5. A Talk with an Aardvark
    (pp. 3-8)
    MAGGIE THOMPSON and Aardvark

    The interview took place at the Chicago ComiCon on July 16, 1982. Dave was sitting in the artists’ room, working on an intricate sketch of Arnold the Isshurian, a character he’d created for an upcoming issue ofEpic Illustrated[“Arnold the Isshurian” is a parody of Arnold Schwarzeneggar’s portrayal of Conan the Barbarian in the eponymous John Milius film, done in the style of theMAD MagazineHarvey Kurtzman–Wally Wood “Superduperman” satire with a Winsor McKay–inspired framing device]. As he drew, an assembly of fans and I asked him questions, beginning with a discussion of how he created...

  6. Dave Sim and Gerhard
    (pp. 9-24)
    MARTIN SKIDMORE, Dave Sim and Gerhard

    Martin Skidmore: What sort of comics were you reading as a kid?

    Dave Sim: Superman comics.Superman,Lois Lane,Jimmy Olsen,World’s Finest, all the Mort Weisinger [famedSupermaneditor at DC Comics] stuff. I wouldn’t read Marvel comics ’cos Mort told me not to. I was under strict Mort Weisinger control. I wouldn’t even look at a Marvel comic. Literally. I had friends who were fans of Marvel and when I was ten, eleven years old, they were holding one up trying to get me to look at it, and I was turning my head because it was absolute...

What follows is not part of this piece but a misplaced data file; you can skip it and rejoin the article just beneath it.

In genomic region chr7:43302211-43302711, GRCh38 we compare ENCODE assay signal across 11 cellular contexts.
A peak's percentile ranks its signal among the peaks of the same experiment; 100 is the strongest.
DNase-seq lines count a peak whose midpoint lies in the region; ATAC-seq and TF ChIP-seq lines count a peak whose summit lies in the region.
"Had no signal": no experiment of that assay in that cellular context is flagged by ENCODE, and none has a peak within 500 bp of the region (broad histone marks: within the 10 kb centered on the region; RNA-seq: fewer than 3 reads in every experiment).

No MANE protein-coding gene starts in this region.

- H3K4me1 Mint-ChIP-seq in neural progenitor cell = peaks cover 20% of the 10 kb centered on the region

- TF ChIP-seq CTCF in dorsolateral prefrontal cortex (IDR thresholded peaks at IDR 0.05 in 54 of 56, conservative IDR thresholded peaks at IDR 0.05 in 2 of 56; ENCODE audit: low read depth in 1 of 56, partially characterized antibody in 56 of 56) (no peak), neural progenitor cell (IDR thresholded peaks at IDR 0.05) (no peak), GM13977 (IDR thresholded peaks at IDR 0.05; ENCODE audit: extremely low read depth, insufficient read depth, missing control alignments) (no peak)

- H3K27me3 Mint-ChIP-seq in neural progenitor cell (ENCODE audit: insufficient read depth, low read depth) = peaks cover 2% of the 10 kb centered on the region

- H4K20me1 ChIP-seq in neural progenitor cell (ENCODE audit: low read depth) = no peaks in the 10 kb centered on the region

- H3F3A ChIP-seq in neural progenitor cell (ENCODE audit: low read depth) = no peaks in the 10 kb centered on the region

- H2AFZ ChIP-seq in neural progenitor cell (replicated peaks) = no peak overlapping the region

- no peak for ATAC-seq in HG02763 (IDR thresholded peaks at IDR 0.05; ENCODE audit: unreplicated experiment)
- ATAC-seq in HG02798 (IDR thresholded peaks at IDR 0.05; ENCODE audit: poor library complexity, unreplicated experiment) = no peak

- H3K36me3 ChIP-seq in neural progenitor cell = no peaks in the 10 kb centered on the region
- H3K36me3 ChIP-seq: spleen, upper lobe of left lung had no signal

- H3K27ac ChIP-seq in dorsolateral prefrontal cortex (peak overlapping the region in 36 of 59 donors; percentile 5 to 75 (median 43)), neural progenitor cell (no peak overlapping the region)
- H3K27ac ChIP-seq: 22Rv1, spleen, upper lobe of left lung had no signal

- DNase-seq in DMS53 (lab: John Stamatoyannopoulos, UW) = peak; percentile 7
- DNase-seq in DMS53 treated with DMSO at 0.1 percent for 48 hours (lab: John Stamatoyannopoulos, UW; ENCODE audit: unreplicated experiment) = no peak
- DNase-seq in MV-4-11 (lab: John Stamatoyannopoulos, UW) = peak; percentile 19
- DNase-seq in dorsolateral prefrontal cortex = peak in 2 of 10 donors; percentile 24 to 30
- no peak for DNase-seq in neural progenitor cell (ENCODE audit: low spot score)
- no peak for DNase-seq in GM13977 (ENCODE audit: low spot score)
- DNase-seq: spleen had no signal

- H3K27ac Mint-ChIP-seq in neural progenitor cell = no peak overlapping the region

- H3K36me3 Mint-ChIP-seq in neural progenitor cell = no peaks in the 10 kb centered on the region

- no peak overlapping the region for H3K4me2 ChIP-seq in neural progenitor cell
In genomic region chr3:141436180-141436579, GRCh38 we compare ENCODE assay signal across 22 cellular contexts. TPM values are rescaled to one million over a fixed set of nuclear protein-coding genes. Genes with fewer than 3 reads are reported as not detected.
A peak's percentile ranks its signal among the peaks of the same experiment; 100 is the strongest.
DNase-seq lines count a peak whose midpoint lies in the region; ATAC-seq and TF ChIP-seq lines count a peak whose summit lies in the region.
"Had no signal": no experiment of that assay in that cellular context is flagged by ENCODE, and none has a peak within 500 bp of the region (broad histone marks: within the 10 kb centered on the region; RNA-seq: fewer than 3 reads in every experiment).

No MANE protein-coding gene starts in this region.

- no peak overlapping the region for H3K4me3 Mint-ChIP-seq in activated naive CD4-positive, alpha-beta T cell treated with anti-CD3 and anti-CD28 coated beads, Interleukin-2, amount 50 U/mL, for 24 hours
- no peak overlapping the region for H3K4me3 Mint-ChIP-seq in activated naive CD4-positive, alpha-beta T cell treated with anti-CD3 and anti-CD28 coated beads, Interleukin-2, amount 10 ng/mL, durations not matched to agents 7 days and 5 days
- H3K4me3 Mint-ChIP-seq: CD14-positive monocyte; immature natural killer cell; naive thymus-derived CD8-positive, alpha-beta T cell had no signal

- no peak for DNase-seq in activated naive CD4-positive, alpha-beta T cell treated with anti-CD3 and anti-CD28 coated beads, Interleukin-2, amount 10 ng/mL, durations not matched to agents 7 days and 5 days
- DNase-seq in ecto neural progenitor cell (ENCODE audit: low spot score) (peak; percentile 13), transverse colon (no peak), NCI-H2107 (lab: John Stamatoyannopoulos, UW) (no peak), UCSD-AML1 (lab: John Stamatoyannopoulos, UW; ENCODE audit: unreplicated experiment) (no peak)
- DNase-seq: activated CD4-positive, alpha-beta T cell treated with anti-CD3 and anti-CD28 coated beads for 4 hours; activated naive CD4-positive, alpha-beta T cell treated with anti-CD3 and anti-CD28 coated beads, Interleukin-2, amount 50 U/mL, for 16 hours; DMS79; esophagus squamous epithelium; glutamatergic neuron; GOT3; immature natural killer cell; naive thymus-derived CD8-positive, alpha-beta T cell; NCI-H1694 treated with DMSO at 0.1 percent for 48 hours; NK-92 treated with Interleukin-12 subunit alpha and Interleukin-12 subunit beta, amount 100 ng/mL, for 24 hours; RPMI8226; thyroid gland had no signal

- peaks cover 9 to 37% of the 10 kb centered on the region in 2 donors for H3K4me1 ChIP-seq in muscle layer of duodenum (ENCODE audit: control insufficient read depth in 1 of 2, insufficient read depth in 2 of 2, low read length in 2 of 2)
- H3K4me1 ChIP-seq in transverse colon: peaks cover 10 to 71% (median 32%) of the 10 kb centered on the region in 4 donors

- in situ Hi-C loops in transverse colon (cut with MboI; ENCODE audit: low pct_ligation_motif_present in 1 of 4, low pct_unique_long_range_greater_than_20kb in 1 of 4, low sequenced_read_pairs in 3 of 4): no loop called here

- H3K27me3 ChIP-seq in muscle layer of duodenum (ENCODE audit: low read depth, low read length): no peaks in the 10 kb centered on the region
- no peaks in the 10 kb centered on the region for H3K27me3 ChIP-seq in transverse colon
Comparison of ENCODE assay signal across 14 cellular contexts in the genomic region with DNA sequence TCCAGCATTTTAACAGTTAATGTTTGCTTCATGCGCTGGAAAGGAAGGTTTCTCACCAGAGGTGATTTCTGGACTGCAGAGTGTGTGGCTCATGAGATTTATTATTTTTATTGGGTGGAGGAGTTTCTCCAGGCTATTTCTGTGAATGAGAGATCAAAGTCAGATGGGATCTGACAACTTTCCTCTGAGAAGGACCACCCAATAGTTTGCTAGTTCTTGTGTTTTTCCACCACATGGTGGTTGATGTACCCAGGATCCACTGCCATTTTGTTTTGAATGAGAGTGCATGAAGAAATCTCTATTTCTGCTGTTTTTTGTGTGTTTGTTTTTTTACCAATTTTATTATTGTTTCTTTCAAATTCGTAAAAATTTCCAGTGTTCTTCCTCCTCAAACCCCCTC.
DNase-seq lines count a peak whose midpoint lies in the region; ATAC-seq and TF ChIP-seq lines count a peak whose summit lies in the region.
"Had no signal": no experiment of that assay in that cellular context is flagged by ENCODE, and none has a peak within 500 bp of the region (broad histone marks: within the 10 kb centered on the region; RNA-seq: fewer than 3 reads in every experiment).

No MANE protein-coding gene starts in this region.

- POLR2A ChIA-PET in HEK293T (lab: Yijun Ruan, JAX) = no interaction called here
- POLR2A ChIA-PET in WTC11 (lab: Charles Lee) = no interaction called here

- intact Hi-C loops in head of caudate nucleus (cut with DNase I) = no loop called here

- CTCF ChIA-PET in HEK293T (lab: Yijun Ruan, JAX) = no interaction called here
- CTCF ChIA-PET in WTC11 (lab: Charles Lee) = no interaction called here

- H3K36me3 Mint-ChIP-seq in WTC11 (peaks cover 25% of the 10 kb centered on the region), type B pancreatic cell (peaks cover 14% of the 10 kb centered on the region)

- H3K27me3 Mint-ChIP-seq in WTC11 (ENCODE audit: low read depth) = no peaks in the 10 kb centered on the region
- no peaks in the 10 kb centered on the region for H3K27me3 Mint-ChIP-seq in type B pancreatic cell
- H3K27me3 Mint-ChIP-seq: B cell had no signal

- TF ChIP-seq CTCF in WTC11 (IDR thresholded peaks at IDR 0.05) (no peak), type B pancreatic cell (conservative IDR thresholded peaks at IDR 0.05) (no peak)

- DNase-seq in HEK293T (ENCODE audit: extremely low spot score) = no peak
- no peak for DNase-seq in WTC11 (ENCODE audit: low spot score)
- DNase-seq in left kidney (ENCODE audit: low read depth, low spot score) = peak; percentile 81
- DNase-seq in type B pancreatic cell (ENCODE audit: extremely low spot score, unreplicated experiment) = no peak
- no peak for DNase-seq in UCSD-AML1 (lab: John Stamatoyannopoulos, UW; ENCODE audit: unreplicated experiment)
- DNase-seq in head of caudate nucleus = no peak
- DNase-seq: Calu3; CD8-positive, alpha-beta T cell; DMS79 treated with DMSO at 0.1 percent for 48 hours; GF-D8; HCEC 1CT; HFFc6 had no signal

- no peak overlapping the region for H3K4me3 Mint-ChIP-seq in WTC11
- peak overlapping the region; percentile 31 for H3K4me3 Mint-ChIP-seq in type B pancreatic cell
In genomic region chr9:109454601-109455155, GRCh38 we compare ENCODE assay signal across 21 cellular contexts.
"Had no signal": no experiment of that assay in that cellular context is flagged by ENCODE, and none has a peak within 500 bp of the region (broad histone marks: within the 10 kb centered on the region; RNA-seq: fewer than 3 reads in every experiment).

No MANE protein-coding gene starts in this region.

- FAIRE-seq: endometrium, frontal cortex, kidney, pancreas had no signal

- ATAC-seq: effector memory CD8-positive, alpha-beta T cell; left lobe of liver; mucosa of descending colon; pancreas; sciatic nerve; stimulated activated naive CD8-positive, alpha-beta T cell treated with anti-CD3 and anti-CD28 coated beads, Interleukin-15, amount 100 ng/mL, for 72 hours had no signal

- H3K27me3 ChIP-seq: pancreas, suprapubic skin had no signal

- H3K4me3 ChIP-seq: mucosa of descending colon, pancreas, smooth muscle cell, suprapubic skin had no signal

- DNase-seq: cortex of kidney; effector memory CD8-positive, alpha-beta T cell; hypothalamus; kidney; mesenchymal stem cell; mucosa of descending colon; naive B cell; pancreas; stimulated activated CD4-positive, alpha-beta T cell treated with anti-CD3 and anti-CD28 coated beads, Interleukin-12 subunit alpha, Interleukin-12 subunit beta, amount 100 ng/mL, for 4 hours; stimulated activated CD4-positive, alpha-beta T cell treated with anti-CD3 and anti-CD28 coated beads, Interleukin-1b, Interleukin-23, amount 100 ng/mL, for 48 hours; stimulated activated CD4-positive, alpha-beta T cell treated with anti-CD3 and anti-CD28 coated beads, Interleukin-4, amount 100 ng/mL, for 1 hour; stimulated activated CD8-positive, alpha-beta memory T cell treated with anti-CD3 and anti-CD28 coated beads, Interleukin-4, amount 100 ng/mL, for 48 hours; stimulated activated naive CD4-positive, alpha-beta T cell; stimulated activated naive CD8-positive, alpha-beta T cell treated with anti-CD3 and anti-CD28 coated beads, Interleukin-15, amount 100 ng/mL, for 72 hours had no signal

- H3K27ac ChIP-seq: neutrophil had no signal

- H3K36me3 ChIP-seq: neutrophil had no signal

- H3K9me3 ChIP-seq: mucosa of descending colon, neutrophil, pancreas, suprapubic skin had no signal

7. Cerebus: An Interview with Dave Sim
    (pp. 25-47)
    STEPHEN R. BISSETTE and Dave Sim

    Too often in the comic-book medium, artists and writers go from one project to another, leaving the reader with a feeling of disconnected continuity. Not so with Dave Sim, who has made a lifelong commitment to complete 300 issues detailing the life of his creationCerebus the Aardvark.

    Conceived in 1977, Cerebus is a clever animal surrounded by both humans and monsters in a world of swords and sorcery. The strip, which theVillage Voicehas called “the most ambitious project in the history of comics,” parodies politics, religion, films, literature, and even comic books with an acid-edged wit that...

  8. Original Sim: The Dave Sim Interview
    (pp. 48-59)
    JASON SACKS and Dave Sim

    The first issue ofCerebuscame out in December 1977. The artist, writer, and publisher of that comic was Dave Sim. As I write this, it’s February 1992.Cerebus154 is sitting on my kitchen table. The book is still penciled, written, and published by Sim, now with the assistance of Gerhard. Compare that record with the record ofSpectacular Spider-Man,which premiered around the same time but which has had literally hundreds of creators work on it, though still published by Marvel.